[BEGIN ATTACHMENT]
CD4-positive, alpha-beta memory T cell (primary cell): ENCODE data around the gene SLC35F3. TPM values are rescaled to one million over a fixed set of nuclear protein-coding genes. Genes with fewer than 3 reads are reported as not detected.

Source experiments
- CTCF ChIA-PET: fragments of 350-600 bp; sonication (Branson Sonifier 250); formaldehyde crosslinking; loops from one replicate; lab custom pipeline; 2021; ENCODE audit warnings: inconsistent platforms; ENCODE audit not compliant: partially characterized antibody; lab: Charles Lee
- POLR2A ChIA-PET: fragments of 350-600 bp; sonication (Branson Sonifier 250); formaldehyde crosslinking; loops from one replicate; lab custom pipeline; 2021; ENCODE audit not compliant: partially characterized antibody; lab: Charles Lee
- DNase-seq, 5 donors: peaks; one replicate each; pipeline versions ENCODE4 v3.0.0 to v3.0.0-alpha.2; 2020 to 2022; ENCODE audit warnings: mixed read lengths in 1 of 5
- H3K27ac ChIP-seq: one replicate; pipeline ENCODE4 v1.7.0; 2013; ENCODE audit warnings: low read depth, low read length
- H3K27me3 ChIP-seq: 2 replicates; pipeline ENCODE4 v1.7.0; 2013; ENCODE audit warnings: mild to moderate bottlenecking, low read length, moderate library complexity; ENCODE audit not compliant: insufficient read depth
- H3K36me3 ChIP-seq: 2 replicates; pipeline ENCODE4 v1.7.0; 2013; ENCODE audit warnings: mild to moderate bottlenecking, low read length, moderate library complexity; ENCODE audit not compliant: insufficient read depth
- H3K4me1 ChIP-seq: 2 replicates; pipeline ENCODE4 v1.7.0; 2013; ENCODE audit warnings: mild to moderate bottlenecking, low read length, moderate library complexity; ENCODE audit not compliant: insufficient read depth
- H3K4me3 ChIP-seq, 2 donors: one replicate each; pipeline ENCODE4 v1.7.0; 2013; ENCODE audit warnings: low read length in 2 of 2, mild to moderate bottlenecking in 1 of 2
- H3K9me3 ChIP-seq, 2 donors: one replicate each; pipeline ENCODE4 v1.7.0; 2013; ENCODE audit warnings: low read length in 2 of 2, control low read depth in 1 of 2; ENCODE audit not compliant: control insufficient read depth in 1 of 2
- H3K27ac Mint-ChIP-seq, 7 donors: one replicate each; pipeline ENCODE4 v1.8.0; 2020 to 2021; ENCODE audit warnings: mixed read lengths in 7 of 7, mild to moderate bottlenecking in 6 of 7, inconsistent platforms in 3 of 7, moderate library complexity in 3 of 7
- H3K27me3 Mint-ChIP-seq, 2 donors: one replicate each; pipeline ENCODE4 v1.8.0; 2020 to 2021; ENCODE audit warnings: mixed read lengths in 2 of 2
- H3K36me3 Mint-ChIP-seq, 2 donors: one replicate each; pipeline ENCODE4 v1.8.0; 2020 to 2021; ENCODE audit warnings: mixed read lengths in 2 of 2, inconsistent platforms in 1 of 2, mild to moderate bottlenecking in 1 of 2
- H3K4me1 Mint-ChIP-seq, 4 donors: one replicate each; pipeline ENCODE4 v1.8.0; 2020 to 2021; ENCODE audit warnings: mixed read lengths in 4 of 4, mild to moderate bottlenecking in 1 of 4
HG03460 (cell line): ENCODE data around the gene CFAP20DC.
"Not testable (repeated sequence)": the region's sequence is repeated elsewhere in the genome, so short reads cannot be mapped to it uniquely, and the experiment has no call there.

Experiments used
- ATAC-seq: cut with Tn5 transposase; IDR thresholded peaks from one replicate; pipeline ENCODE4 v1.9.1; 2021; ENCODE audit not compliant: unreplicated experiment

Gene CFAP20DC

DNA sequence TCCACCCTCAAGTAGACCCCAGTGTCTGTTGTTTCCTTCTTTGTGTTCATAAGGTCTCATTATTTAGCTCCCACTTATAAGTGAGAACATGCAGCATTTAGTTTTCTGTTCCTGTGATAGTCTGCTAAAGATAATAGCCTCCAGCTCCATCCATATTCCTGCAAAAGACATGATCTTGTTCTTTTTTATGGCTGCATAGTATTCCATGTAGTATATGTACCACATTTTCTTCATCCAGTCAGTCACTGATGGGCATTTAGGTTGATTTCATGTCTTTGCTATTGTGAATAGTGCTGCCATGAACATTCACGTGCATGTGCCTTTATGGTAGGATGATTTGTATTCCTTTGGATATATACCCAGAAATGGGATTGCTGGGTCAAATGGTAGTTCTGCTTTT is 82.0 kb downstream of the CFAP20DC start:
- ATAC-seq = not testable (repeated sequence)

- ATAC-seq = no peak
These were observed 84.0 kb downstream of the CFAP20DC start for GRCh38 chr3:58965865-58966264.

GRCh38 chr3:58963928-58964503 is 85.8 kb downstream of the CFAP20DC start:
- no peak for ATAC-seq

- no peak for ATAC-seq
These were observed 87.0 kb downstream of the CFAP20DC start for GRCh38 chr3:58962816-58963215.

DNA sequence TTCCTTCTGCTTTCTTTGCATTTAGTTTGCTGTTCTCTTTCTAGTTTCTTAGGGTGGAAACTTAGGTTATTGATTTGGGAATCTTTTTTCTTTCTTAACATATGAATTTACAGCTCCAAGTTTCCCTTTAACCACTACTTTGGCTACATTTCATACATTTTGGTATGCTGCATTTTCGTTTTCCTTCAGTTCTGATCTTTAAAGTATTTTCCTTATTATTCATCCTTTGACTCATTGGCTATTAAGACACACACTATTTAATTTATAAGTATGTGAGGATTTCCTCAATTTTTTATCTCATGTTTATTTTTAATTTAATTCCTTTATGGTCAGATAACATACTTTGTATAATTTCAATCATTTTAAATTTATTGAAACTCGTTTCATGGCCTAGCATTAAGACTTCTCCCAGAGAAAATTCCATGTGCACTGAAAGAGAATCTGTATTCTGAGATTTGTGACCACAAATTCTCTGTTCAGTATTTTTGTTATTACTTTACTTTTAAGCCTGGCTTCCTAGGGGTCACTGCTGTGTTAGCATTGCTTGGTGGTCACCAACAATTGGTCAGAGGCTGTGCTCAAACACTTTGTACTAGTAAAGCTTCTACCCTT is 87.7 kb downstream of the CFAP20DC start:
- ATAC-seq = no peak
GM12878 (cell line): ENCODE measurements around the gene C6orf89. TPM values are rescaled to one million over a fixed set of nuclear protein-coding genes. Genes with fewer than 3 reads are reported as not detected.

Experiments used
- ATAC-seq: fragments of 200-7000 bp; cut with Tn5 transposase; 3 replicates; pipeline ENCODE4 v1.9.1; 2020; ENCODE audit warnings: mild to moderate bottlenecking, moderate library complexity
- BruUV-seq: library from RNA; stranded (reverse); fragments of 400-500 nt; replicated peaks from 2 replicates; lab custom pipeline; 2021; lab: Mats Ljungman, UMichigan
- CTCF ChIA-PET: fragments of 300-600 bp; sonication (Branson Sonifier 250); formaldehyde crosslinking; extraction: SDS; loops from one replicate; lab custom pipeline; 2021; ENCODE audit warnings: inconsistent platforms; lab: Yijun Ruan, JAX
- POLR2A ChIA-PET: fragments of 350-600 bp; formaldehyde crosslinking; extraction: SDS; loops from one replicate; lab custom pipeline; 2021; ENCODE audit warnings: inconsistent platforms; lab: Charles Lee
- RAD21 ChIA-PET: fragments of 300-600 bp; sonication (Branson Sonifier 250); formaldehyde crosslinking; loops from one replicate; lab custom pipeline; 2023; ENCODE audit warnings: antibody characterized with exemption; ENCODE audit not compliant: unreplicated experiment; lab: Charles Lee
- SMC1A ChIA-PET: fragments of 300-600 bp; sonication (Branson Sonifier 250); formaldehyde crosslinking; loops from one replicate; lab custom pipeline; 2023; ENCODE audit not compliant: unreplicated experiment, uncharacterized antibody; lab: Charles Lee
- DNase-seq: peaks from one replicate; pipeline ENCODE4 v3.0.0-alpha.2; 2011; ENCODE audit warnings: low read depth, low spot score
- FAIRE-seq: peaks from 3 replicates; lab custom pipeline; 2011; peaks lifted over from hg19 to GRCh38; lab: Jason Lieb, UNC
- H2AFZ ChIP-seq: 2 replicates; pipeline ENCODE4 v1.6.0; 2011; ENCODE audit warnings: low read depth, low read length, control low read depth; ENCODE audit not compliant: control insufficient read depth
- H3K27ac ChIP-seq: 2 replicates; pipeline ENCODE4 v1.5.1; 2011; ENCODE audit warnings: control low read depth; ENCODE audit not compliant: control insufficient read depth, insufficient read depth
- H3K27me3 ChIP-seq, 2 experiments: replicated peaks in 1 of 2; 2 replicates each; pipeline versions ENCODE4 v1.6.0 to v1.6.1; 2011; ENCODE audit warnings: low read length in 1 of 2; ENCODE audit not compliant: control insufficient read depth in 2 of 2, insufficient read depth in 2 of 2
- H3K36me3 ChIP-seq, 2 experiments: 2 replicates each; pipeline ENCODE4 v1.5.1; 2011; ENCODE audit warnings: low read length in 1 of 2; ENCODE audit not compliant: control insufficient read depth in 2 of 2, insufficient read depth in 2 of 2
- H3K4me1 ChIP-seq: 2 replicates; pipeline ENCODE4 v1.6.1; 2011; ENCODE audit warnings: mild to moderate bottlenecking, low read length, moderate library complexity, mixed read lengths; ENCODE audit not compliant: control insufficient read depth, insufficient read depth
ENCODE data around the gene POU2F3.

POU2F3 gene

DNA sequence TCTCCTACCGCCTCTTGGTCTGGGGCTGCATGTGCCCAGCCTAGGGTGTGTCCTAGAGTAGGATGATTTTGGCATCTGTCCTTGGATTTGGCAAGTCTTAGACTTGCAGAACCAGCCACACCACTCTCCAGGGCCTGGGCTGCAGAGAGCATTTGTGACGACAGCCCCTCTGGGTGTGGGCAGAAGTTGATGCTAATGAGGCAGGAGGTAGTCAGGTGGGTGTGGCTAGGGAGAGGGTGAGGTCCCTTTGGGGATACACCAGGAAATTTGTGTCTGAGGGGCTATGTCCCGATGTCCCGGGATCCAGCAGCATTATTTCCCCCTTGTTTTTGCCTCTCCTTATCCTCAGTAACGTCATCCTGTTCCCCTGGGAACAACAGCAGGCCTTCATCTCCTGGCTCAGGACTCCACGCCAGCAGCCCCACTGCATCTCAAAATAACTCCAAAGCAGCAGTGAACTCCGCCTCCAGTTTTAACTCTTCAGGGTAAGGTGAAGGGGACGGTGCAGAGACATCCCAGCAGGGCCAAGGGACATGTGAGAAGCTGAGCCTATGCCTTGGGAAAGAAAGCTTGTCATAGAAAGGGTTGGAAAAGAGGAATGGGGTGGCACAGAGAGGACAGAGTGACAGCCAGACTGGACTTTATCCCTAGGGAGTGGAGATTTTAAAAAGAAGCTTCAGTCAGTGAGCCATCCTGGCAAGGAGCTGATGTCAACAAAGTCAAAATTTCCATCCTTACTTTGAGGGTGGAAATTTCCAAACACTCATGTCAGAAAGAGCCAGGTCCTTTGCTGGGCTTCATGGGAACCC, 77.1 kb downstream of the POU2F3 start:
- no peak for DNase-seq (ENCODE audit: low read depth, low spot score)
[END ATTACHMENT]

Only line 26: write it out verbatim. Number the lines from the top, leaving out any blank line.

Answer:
- no peak for ATAC-seq